Bishop Museum’s researchers travel throughout the world, studying, collecting, analyzing and sharing the stories of our environment and diverse cultures. Meet our scientists, and learn about their wide ranging areas of expertise.

Cultural Resources Division

DeSoto Brown – Historian

DeSoto Brown is the longtime gatekeeper of the archives at Bishop Museum, where he helps information seekers unearth all manner of treasures from our vast collection of Hawaiian history.

Contact DeSoto

Marques Hanalei Marzan – Cultural Resource Specialist

Mr. Marzan is currently on staff in the Bishop Museum’s Cultural Resources Division, where he is able to provide greater opportunities for cultural practitioners to learn from the treasures of our past.  He shares his understanding and passion of the fiber arts through public presentations, demonstrations, and workshops that restore, in modern culture, the living presence of rare Hawaiian forms, materials, and designs.  Drawing upon this foundation of knowledge, Mr. Marzan bridges the traditions of the past with the innovations of the present, creating a dialogue within his work that speaks to the evolutionary continuity of culture.

Contact Marques

Mara A. Mulrooney, PhD – Anthropologist

Dr. Mara Mulrooney holds her degrees from the University of Auckland (Ph.D.), and the University of California, Santa Barbara.  Her areas of specialization include Pacific archaeology, Geographic Information Systems, chronometric dating techniques, geochemical sourcing of lithic artifacts, and museum studies.  She is currently conducting fieldwork on Rapa Nui (Easter Island), the Hawaiian Islands, and Papua New Guinea.

Contact Mara

Natural Sciences Division

Allen Allison, PhD – Senior Zoologist

Dr. Allen Allison has worked for the Bishop Museum for 35 years. He has conducted field work in Papua New Guinea since 1973, with support from the National Science Foundation and other sources, and has discovered more than 100 new species of amphibians and reptiles. In 2001 he established the Kamiali Biological Station on the north coast of New Guinea to advance research, conservation, and training in the Pacific region.

Contact Allen

Neal Evenhuis, PhD – Senior Entomologist

Dr. Neal Evenhuis is our Senior Research Entomologist and Lead Scientist. In his 40 years at the Museum, he has described over 600 species of insects in 560 scientific articles and and books. He specializes in the taxonomy of Hawaiian and Pacific flies (Diptera), especially long-legged predatory flies  (Dolichopodidae). He is also a world expert on bee flies (Bombyliidae) and micro bee flies (Mythicomyiidae). In addition to taxonomy, he conducts bibliographic research and has published a number of biographies of little-known and under appreciated biologists.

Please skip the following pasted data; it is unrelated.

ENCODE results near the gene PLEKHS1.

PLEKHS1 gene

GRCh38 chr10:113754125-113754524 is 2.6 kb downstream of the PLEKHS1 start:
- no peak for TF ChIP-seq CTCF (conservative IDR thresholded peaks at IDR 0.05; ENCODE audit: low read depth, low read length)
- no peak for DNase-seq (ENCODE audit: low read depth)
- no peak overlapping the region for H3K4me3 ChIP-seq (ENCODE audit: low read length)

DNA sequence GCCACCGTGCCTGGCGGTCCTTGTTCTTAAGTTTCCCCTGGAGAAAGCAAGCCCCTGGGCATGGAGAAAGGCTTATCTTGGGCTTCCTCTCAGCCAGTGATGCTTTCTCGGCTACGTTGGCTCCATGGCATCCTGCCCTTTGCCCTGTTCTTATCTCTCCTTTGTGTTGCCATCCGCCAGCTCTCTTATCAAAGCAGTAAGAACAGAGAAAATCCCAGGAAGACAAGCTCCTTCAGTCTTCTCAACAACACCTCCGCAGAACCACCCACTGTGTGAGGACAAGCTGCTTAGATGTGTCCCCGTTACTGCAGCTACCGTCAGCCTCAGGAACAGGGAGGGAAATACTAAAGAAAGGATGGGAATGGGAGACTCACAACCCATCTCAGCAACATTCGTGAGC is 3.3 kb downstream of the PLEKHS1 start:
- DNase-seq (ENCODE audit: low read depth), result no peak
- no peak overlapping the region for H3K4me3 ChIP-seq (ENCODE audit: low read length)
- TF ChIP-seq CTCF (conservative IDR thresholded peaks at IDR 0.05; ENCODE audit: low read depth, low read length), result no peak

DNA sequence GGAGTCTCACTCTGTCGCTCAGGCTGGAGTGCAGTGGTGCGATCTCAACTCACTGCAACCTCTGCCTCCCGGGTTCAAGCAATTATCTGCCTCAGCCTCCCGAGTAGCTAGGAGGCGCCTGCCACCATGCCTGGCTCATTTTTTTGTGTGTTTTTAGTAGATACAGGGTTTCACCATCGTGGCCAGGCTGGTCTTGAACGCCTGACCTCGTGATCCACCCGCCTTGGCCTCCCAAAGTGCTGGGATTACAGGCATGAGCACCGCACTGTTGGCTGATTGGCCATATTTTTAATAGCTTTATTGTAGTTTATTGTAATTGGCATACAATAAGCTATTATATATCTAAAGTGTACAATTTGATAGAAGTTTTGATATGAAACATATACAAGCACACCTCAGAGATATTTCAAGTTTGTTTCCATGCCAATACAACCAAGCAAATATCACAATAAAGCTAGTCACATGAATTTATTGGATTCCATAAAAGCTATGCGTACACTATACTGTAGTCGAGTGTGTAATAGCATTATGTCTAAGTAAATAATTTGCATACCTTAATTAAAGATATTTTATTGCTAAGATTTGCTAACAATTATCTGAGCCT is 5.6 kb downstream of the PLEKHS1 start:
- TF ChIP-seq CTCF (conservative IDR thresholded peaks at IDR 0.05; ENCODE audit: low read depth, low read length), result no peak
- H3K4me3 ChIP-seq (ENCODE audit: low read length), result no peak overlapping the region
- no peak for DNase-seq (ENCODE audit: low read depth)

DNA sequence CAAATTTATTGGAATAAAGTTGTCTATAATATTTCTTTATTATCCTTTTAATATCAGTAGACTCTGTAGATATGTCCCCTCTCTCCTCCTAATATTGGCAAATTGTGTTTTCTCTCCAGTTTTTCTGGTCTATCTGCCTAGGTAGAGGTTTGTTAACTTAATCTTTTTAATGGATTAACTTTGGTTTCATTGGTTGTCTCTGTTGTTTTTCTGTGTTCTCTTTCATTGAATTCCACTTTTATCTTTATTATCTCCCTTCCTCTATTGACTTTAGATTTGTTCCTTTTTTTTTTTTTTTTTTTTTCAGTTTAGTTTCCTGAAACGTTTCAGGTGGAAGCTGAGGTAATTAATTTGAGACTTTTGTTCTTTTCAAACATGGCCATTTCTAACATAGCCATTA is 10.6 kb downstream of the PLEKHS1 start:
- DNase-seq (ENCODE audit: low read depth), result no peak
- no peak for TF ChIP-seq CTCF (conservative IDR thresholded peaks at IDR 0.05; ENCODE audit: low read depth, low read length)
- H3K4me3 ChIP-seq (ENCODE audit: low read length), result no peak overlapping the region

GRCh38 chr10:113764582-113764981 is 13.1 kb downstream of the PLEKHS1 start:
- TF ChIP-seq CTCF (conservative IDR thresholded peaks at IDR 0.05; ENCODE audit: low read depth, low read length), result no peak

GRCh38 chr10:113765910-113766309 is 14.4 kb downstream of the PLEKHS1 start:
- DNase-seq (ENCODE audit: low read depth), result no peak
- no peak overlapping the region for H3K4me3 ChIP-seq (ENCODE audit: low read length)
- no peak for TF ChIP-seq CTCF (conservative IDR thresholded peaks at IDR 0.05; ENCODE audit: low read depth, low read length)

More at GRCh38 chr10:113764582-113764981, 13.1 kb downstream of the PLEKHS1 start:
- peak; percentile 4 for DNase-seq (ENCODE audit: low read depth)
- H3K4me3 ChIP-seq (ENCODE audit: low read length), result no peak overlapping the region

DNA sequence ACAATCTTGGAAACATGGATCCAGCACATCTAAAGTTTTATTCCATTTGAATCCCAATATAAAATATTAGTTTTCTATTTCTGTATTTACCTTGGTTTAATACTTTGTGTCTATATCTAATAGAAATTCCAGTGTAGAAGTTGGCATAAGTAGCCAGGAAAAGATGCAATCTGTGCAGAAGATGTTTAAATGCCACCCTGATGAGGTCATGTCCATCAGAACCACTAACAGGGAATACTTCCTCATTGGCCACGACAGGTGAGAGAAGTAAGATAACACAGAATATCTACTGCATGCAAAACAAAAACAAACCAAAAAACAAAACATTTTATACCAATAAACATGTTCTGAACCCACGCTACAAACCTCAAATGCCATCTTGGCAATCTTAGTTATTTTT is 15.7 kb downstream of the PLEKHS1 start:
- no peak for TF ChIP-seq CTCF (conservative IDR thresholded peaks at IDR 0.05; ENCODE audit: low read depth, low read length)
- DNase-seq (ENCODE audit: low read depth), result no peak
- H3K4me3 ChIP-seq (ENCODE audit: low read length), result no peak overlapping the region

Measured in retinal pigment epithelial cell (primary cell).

Contact Neal

Clyde Imada – Research Specialist

Clyde Imada is a research specialist in the Botany department at Bishop Museum.  Clyde conducts botanical field surveys, fields plant information requests, identifies plants, edits botanical materials, and interacts with the public upon request.

Contact Clyde

Kenneth Longenecker, PhD – Assistant Zoologist

Dr. Ken Longenecker is an associate researcher and a 10-year staff member of the Bishop Museum. His work focuses on generating biological information that promotes conservation and sustainable use of marine animals. He has been working in Papua New Guinea for six years.

Contact Ken

Richard L. Pyle, PhD – Associate Zoologist, Database Coordinator

Richard Pyle has worked in the Ichthyology collection at Bishop Museum since 1986. He is an Associate Researcher, Database Coordinator, and Dive Safety Officer for the Museum. His main field of expertise involves the taxonomy and biogeography of coral-reef fishes. His other areas of interest include the use of advanced diving technology to document biodiversity inhabiting deeper regions of tropical coral reefs, and also the development of computer database systems (and associated data standards) for managing biodiversity information.

Contact Rich

Norine W. Yeung, PhD – Malacology Researcher

Dr. Norine Yeung’s current research interests are focused on understanding the evolutionary mechanisms and processes that generate, maintain, and in some cases, reduce biodiversity. Teaching is central to her research, as an educator of science, policy and management.

Contact Norine